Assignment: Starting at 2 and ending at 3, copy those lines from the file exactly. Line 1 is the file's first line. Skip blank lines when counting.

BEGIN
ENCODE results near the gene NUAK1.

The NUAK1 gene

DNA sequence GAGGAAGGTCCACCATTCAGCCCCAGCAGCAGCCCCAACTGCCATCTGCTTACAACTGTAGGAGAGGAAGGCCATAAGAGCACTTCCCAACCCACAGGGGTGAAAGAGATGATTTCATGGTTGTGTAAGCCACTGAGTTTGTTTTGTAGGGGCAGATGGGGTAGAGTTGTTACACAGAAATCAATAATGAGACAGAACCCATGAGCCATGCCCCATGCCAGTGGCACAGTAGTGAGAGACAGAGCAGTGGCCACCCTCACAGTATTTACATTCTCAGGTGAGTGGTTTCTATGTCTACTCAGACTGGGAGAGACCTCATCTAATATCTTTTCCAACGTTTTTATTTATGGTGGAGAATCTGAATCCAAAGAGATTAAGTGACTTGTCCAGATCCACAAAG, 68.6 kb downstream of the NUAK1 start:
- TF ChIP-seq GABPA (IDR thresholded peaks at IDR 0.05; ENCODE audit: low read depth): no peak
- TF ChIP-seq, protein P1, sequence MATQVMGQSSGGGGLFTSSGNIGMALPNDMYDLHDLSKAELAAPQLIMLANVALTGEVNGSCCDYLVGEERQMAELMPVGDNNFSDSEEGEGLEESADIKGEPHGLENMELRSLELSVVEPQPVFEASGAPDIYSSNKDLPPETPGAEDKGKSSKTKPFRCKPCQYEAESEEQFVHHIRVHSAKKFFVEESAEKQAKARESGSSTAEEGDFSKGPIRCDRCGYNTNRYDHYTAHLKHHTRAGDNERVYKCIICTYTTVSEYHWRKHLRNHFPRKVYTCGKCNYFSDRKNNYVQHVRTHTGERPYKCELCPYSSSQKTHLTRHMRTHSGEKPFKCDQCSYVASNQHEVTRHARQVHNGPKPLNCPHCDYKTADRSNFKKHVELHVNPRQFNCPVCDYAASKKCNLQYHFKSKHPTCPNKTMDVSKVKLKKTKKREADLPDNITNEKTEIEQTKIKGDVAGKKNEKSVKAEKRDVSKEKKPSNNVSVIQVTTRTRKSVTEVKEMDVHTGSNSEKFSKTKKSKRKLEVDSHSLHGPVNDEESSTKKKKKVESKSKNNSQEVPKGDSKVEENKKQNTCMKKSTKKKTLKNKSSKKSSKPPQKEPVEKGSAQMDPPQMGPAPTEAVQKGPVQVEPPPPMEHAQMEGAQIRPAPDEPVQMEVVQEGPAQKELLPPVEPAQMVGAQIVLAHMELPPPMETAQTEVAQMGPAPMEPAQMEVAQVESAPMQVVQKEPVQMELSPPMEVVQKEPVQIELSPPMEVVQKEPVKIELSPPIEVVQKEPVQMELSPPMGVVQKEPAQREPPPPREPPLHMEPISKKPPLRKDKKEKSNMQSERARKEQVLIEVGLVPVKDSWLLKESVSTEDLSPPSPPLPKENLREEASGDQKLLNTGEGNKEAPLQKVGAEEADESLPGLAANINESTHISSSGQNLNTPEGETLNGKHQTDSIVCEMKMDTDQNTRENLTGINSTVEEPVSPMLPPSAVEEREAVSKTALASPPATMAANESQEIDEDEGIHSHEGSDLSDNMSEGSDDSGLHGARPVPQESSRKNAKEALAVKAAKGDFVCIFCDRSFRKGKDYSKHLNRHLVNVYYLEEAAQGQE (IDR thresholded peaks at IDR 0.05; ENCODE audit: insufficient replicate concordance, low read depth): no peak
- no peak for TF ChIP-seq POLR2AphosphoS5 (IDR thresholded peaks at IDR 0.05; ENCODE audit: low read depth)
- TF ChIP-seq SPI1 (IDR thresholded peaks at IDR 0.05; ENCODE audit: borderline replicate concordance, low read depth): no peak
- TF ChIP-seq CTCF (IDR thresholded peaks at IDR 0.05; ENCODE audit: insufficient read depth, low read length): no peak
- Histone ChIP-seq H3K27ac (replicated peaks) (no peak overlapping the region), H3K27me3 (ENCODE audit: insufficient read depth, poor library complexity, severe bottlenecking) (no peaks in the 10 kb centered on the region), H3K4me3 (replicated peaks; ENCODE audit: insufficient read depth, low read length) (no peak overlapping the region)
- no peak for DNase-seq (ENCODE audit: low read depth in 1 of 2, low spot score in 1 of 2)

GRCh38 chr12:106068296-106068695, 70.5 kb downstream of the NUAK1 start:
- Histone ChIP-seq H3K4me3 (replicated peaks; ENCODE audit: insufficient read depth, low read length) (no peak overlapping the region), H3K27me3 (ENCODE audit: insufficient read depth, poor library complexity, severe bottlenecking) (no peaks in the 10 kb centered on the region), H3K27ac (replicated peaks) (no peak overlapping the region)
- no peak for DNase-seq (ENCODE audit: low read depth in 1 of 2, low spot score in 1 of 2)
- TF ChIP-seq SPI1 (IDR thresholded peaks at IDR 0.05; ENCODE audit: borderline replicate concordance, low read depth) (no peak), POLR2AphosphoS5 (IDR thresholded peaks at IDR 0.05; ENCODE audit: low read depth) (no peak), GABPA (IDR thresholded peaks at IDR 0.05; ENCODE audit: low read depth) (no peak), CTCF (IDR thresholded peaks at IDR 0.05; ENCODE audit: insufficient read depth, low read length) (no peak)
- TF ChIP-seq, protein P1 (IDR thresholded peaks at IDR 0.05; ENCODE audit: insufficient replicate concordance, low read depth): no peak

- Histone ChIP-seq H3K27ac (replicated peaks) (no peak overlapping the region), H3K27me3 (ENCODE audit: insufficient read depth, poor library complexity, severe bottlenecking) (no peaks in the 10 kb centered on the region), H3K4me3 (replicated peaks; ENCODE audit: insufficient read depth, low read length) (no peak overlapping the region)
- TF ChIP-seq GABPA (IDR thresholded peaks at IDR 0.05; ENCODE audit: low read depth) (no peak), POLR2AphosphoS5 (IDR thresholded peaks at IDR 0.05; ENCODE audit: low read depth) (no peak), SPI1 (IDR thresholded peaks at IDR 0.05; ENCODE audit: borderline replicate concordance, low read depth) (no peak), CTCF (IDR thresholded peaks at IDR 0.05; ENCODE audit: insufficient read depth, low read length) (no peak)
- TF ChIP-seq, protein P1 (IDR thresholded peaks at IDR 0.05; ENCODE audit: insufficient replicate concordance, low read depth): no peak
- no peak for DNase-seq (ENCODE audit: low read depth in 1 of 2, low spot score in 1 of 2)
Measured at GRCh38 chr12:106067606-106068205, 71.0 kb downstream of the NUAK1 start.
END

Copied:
The NUAK1 gene

DNA sequence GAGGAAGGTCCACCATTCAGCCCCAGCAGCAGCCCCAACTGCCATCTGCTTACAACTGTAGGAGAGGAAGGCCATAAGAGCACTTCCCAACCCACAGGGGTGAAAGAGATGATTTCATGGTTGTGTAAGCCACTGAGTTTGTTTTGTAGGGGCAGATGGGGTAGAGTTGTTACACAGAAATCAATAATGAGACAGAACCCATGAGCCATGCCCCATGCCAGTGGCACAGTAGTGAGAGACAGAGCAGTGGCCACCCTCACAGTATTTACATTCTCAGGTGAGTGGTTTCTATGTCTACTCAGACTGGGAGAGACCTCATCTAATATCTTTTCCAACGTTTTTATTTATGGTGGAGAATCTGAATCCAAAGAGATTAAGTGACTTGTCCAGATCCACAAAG, 68.6 kb downstream of the NUAK1 start: